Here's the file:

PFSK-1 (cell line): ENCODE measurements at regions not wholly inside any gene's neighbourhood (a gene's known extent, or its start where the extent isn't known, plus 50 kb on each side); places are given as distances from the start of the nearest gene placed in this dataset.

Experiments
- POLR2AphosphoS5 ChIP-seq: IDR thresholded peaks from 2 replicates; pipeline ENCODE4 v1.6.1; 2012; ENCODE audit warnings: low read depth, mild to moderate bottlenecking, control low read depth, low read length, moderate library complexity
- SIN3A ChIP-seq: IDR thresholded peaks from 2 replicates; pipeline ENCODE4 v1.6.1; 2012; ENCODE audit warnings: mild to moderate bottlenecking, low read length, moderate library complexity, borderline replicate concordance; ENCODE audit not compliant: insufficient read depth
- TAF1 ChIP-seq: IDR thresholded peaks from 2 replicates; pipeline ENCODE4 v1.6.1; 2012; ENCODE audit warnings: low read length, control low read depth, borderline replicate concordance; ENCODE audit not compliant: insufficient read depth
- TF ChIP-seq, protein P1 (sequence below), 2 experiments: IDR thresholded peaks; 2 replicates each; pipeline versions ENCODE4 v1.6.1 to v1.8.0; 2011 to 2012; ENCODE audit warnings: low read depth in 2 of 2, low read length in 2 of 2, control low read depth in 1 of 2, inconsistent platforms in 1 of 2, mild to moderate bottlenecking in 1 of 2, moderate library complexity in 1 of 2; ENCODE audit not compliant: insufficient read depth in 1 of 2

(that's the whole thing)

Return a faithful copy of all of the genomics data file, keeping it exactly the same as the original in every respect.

PFSK-1 (cell line): ENCODE measurements at regions not wholly inside any gene's neighbourhood (a gene's known extent, or its start where the extent isn't known, plus 50 kb on each side); places are given as distances from the start of the nearest gene placed in this dataset.

Experiments
- POLR2AphosphoS5 ChIP-seq: IDR thresholded peaks from 2 replicates; pipeline ENCODE4 v1.6.1; 2012; ENCODE audit warnings: low read depth, mild to moderate bottlenecking, control low read depth, low read length, moderate library complexity
- SIN3A ChIP-seq: IDR thresholded peaks from 2 replicates; pipeline ENCODE4 v1.6.1; 2012; ENCODE audit warnings: mild to moderate bottlenecking, low read length, moderate library complexity, borderline replicate concordance; ENCODE audit not compliant: insufficient read depth
- TAF1 ChIP-seq: IDR thresholded peaks from 2 replicates; pipeline ENCODE4 v1.6.1; 2012; ENCODE audit warnings: low read length, control low read depth, borderline replicate concordance; ENCODE audit not compliant: insufficient read depth
- TF ChIP-seq, protein P1 (sequence below), 2 experiments: IDR thresholded peaks; 2 replicates each; pipeline versions ENCODE4 v1.6.1 to v1.8.0; 2011 to 2012; ENCODE audit warnings: low read depth in 2 of 2, low read length in 2 of 2, control low read depth in 1 of 2, inconsistent platforms in 1 of 2, mild to moderate bottlenecking in 1 of 2, moderate library complexity in 1 of 2; ENCODE audit not compliant: insufficient read depth in 1 of 2